October 17, 2010
Clarice's Pieces: Bang the Drum LoudlyBy Clarice Feldman
By today, the deadline has passed for your chance at an all-expenses-paid trip on October 22 to Las Vegas to meet the president, a lottery sponsored by Organizing for America and said to be worth $1,200. It's one of the few chances to meet him outside the District of Columbia.
As the president's popularity sinks even farther, others are taking to the campaign trail in his stead in an effort to revive his party's flagging fortunes. Bill Clinton, for example, flew to Binghamton, NY to campaign for Maurice Hinchey. William Jacobson of Legal Insurrection reminds us that Hinchey, a far-left congressman, tried to impeach Bush a few months before his term was up and accused the administration of deliberately allowing bin Laden to escape at Tora Bora in order to justify the war in Iraq two years later. And there, Clinton struck just the right (that is, wrong) note, contending that half of Republicans needed psychiatric help.
The First Lady, too, hit the campaign trail in Wisconsin for Russ Feingold and in Illinois for Alexi Giannoulias. Besides giving us more looks at her armpits than we want, in Wisconsin, she downed a cheeseburger and fries and told the audience that she and Russ shared something significant -- they both disagreed at times with her husband: That should wrap up the race for Russ.
In Chicago, she managed to break the law by campaigning in a polling place where she'd gone to vote early in an outfit so-fashion forward it looked like Halloween had come early.
Our bright Vice President Biden told voters that the administration is not running on its record because it's too hard to explain.
In sum, the message this week to voters from the White House and its allies was "you're crazy," "vote for Dem candidates who don't agree with us," and "we can't tell you why you should vote for us because our record is too hard to explain."
In Nevada, the consensus is that in the only debate between them, Tea Party candidate Sharon Angle clearly beat Majority Leader Harry Reid, and in Delaware, despite the efforts by "moderators" like Wolf Blitzer to establish that Tea Party candidate Christine O'Donnell is not Supreme Court material, O'Donnell held her own in a fight for that really smart guy (Joe Biden)'s old seat.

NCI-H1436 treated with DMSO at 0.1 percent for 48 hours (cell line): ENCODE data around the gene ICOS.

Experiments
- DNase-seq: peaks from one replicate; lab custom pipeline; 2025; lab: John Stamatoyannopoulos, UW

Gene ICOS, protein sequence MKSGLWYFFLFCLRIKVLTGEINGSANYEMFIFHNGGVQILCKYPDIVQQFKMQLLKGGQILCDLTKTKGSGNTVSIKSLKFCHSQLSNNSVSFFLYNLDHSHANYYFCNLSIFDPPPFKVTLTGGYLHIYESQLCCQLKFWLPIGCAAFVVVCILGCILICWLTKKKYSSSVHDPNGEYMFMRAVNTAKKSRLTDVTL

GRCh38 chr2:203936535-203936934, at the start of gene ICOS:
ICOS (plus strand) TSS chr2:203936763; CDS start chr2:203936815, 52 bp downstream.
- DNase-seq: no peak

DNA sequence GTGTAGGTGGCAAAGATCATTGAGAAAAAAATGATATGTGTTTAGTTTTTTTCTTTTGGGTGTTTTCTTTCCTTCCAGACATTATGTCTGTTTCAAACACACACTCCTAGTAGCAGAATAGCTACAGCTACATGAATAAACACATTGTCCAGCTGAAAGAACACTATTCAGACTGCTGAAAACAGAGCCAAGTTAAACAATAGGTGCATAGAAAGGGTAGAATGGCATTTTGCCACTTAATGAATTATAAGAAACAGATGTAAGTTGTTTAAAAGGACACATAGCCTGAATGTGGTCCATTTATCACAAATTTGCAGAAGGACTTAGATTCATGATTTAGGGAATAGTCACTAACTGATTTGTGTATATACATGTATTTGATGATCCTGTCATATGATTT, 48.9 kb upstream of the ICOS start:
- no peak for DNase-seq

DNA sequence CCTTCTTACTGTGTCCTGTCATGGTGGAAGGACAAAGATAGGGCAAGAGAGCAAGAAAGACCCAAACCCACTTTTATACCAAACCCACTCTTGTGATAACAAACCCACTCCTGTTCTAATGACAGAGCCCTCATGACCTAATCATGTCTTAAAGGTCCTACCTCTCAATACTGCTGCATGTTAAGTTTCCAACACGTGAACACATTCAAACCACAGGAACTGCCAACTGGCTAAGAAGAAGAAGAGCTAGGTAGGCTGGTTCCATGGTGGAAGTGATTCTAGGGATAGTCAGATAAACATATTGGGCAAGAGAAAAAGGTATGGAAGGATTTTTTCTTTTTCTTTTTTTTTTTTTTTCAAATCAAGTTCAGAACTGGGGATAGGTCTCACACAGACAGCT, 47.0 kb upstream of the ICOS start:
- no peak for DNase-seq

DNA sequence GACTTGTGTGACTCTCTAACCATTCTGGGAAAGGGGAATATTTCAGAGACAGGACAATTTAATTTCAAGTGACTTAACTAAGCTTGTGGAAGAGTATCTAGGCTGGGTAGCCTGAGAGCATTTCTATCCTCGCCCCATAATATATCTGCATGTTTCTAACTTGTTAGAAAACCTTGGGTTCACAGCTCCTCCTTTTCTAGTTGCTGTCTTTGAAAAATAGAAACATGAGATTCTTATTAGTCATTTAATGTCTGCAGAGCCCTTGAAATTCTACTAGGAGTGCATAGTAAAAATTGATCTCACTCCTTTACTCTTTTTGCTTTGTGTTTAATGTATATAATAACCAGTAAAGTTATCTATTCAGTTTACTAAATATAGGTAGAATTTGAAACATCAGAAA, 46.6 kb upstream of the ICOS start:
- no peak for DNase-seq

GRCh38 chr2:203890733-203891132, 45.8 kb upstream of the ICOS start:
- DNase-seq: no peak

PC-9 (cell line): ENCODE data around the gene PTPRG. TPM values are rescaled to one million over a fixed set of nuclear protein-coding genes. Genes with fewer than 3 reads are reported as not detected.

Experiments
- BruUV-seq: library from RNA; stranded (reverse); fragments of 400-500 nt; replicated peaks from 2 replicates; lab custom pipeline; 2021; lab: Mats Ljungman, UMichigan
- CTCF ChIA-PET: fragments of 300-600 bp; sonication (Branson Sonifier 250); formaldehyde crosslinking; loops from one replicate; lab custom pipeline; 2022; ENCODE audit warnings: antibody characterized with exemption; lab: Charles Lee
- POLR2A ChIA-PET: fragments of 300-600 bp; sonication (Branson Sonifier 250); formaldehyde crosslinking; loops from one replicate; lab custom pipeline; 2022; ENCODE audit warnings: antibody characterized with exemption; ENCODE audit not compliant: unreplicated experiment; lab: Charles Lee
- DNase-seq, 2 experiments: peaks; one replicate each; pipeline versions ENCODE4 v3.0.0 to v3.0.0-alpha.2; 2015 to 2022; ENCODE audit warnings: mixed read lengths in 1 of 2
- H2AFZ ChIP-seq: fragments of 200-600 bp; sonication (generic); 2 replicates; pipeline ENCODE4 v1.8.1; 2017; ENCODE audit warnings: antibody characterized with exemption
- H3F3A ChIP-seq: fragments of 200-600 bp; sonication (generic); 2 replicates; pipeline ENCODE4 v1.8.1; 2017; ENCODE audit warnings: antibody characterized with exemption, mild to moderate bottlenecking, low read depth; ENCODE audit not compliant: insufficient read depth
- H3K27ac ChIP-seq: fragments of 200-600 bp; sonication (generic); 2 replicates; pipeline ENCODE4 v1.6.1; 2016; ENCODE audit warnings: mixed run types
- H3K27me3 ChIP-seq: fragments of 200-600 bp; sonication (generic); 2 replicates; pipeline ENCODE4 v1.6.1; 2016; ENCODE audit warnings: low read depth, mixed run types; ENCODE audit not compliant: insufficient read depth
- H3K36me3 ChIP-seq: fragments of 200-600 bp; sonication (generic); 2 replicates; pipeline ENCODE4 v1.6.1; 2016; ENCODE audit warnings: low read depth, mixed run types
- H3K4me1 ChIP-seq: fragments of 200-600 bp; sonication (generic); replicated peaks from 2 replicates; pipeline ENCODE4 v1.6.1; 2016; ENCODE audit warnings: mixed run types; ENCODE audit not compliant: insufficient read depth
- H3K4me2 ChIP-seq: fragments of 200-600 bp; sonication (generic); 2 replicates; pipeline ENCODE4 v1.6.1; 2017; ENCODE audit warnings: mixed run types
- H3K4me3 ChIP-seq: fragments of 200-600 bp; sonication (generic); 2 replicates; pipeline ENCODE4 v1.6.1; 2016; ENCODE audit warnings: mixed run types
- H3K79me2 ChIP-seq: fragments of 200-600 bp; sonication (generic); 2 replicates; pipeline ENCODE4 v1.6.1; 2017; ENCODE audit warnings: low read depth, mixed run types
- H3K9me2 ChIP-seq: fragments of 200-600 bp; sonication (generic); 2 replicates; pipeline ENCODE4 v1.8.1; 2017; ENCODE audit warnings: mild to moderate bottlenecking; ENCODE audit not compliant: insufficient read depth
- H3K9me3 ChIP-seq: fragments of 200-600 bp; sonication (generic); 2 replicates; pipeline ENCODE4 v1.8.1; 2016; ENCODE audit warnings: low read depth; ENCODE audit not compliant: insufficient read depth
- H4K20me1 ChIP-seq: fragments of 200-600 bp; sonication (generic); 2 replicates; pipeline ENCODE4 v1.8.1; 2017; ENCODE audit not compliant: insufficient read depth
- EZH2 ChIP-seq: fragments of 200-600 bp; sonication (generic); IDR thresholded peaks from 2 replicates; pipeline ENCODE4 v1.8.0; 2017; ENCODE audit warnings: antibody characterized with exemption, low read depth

Some wags think Blitzer has no business playing gotcha after his own utter failure on "Jeopardy."
I think it's time for Republican candidates to demand Oxford-style debates without the thumbs of the media on the scale, as the latter format is designed specifically to advantage liberal candidates and affect the outcomes of the debates and elections.
Obama wasn't sitting in a corner while others did the heavy lifting, though. He gave a long interview to the New York Times in which he admitted some things which should not be helpful to his or his party's prospects in three weeks. For example, he admitted that there is no such thing as "shovel-ready jobs".
This puzzled my friend daddy, who used his way-back machine to show us the president's shovel-ready history:
Obama remarked this week that if the Democrats lose their congressional majority, the Republican majority would have to work with him, suggesting it is they who will have to compromise, which reveals once again the dream world he inhabits. Obama also made a specific appeal to black bloggers, who responded that they weren't going to "pimp" for him, and to black voters, suggesting in a decidedly un-post-racial way that economic stress was leading to "tribal attitudes." This odd remark reminded some of something odd Michelle said on the campaign trail this week, a shout-out to those communities praying for the first family, whose prayers were keeping "the spirits clean" around them.
While the Obamas and their political allies were pounding the podia in search of political support, the administration suffered a major setback in court. Federal Judge Roger Vinson in Florida denied a Department of Justice motion to dismiss the effort by sixteen states to have Obamacare, the signature legislation of this administration, declared unconstitutional, saying it was "not even a close call" that the individual mandate provision raised serious constitutional questions.
He was the second judge to allow a case challenging the law to go forward. A judge in Virginia made a similar ruling.
(A third judge, in Michigan, dismissed such a suit in an opinion that so defies logic that I doubt it will survive appeal.)
I don't know about the return to tribalism, and I've never heard of "clean spirits" before, but it is looking more and more as if this president will suffer a major defeat in the midterms in large part because of a piece of outrageous legislation, intemperately pushed through Congress against the will of the people only to be ultimately declared unconstitutional. Already, the pressure must be building across the country for states to forego spending any money to set up the programs required under Obamacare because the writing is on the wall: this law is not going to be sustained.
If those things come to pass, it will be time for all of us to bang the drum loudly.